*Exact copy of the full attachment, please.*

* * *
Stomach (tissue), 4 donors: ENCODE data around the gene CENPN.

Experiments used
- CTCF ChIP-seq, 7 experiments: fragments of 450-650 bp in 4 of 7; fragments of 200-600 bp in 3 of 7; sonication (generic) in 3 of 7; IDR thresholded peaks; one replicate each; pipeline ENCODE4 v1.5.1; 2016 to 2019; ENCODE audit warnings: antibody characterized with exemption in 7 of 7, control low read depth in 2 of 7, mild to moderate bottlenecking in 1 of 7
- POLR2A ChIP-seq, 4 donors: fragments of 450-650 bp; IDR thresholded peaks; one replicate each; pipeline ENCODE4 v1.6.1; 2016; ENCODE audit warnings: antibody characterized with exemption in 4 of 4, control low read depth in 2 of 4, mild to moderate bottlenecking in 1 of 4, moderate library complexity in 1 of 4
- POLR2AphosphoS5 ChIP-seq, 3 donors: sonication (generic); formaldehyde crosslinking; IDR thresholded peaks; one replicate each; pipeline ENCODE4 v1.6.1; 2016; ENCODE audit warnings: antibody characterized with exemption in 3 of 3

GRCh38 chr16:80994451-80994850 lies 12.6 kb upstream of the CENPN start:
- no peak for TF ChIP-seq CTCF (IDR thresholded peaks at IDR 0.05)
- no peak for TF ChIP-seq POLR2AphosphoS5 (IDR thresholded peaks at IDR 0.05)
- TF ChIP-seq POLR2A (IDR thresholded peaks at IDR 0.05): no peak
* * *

Stomach (tissue), 4 donors: ENCODE data around the gene CENPN.

Experiments used
- CTCF ChIP-seq, 7 experiments: fragments of 450-650 bp in 4 of 7; fragments of 200-600 bp in 3 of 7; sonication (generic) in 3 of 7; IDR thresholded peaks; one replicate each; pipeline ENCODE4 v1.5.1; 2016 to 2019; ENCODE audit warnings: antibody characterized with exemption in 7 of 7, control low read depth in 2 of 7, mild to moderate bottlenecking in 1 of 7
- POLR2A ChIP-seq, 4 donors: fragments of 450-650 bp; IDR thresholded peaks; one replicate each; pipeline ENCODE4 v1.6.1; 2016; ENCODE audit warnings: antibody characterized with exemption in 4 of 4, control low read depth in 2 of 4, mild to moderate bottlenecking in 1 of 4, moderate library complexity in 1 of 4
- POLR2AphosphoS5 ChIP-seq, 3 donors: sonication (generic); formaldehyde crosslinking; IDR thresholded peaks; one replicate each; pipeline ENCODE4 v1.6.1; 2016; ENCODE audit warnings: antibody characterized with exemption in 3 of 3

GRCh38 chr16:80994451-80994850 lies 12.6 kb upstream of the CENPN start:
- no peak for TF ChIP-seq CTCF (IDR thresholded peaks at IDR 0.05)
- no peak for TF ChIP-seq POLR2AphosphoS5 (IDR thresholded peaks at IDR 0.05)
- TF ChIP-seq POLR2A (IDR thresholded peaks at IDR 0.05): no peak